“It was a completely harmonious panel,” Hakakian recalled. “We were all in agreement about everything, and then this other writer started saying, ‘We are the people of Persia, the great people who built Persepolis,’ and rather than kind of feel the usual warm, fuzzy feeling, I just started getting really annoyed. . . . How many times do we need to march out these glorious things from 2,000 years ago, as if preserving the dignity of the past is more important than dealing with what’s immediately happening today?”
Hakakian is trying to do just that; this month, she will address the Democratic Caucus on the United States’ Iran strategy in the wake of charges last month that Tehran was plotting to assassinate the Saudi ambassador here. The alleged plot in some ways mirrors the events described in Hakakian’s new book, “Assassins of the Turquoise Palace,” about the 1992 killing of four Iranian Kurdish dissidents in a Berlin restaurant.
The killings occurred as Germany was improving political and financial ties with Iran, and German diplomats initially tried to blame the deaths on a Turkish faction. But the investigation, led by a determined Berlin prosecutor, eventually implicated Tehran’s Quds Force, an elite unit of the Revolutionary Guard Corps that had a list of 500 political assassination targets abroad.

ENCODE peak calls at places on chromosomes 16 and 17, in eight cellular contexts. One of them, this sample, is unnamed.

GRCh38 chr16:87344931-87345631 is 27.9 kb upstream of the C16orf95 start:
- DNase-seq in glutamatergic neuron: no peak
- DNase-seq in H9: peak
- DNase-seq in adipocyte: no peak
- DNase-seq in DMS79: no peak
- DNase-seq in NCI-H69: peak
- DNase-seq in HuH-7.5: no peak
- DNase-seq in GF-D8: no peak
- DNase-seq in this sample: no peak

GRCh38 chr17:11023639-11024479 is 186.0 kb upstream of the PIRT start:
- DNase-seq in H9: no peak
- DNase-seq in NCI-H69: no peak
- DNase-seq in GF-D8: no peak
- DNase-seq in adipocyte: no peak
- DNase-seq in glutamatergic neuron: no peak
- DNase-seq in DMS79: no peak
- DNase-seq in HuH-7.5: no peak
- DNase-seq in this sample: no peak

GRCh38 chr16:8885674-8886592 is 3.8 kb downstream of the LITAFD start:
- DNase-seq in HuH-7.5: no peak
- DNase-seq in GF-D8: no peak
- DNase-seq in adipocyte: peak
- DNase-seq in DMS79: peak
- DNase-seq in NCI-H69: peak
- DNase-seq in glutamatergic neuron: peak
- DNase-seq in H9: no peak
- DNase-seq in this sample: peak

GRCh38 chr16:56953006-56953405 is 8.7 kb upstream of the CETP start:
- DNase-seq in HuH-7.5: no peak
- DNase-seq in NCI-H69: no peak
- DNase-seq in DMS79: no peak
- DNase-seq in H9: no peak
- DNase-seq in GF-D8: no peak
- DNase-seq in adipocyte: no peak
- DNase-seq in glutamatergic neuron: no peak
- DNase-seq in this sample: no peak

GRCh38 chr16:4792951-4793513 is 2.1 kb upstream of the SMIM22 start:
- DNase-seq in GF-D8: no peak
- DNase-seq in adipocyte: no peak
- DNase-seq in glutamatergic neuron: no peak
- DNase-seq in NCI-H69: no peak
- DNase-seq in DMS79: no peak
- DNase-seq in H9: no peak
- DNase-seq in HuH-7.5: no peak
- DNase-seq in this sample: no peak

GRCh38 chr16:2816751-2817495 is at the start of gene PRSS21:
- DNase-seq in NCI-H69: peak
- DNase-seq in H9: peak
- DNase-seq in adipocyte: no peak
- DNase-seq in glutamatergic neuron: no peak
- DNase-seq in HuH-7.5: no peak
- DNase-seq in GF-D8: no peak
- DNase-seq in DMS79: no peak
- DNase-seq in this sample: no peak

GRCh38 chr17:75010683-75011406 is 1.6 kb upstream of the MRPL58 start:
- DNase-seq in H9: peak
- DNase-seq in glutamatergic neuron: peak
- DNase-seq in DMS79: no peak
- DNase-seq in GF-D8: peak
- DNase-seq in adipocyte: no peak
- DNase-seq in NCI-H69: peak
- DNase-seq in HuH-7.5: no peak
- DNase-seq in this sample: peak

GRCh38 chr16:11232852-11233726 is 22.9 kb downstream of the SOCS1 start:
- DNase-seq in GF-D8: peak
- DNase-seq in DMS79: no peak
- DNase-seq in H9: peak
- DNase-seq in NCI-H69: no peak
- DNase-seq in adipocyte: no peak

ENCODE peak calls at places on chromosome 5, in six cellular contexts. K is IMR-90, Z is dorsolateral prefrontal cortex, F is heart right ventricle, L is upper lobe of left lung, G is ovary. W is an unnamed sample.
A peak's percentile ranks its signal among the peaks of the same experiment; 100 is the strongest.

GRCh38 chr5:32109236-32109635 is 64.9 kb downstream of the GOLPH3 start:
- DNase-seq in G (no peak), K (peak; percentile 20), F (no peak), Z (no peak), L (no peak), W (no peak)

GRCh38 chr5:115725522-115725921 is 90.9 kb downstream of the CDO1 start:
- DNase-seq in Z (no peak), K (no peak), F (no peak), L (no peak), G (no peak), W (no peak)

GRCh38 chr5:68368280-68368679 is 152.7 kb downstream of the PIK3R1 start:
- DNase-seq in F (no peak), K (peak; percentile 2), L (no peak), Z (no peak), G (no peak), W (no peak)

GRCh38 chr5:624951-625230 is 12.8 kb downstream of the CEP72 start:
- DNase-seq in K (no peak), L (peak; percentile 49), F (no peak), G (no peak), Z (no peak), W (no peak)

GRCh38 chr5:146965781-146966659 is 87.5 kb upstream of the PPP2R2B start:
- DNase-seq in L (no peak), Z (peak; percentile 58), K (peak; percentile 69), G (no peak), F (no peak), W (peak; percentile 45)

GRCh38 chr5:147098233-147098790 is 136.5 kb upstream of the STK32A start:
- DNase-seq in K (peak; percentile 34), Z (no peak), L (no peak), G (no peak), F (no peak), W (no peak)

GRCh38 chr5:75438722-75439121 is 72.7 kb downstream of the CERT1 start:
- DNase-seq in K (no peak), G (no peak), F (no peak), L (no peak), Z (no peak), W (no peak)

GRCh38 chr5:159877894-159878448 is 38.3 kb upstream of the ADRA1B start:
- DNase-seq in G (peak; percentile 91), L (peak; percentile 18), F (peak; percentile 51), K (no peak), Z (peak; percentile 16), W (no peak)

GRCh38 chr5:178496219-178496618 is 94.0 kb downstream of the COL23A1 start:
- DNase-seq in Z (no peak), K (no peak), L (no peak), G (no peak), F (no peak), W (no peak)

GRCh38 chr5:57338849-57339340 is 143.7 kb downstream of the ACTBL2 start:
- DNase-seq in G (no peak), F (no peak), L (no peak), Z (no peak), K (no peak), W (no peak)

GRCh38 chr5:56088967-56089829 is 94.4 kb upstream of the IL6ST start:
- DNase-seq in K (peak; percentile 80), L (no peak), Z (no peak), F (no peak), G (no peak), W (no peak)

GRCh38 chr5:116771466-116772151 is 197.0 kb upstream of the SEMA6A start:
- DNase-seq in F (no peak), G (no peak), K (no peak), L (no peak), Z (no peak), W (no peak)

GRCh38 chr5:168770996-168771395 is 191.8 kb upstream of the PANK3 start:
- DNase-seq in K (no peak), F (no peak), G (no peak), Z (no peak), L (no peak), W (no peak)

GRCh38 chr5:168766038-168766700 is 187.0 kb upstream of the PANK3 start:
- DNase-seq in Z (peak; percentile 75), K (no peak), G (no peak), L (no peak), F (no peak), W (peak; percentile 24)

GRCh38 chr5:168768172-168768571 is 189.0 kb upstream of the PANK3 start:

In light of the 1997 verdict in the case, European Union governments suspended relations with Iran for nearly half a year, and Interpol put Iran’s then-minister of intelligence on its most-wanted list. Afterward, Tehran halted political hits in Western countries (though they continued elsewhere). But last month, the U.S. Justice Department accused an Iranian American used-car salesman of trying — on behalf of the Quds Force — to pay a Mexican gangster to kill the Saudi ambassador in a Washington restaurant.
The subject of Hakakian’s book is not typical fare for Iranian American writers of her generation. The former “60 Minutes” producer’s first book, “Journey from the Land of No,” published in 2004, was a memoir about her Jewish girlhood in the 1970s and ’80s in pre- and post-revolution Tehran. After its publication, she sat on panels with other Iranian American writers (a couple of which I joined her on), reminding audiences of the complexities of Jewish life in Iran, the blossoming of the Iranian film industry and the strong youth movement challenging the regime. We wrote books showing that Iranians are just like people anywhere — eccentric, annoying, endearing — and crossed our fingers that our writing wouldn’t enrage the regime or the relatives.
But since Iran’s violent 2009 crackdown on post-election demonstrators, something has snapped. Iranians are fed up with apologizing for their country. Hakakian, 44, thinks the change is long overdue.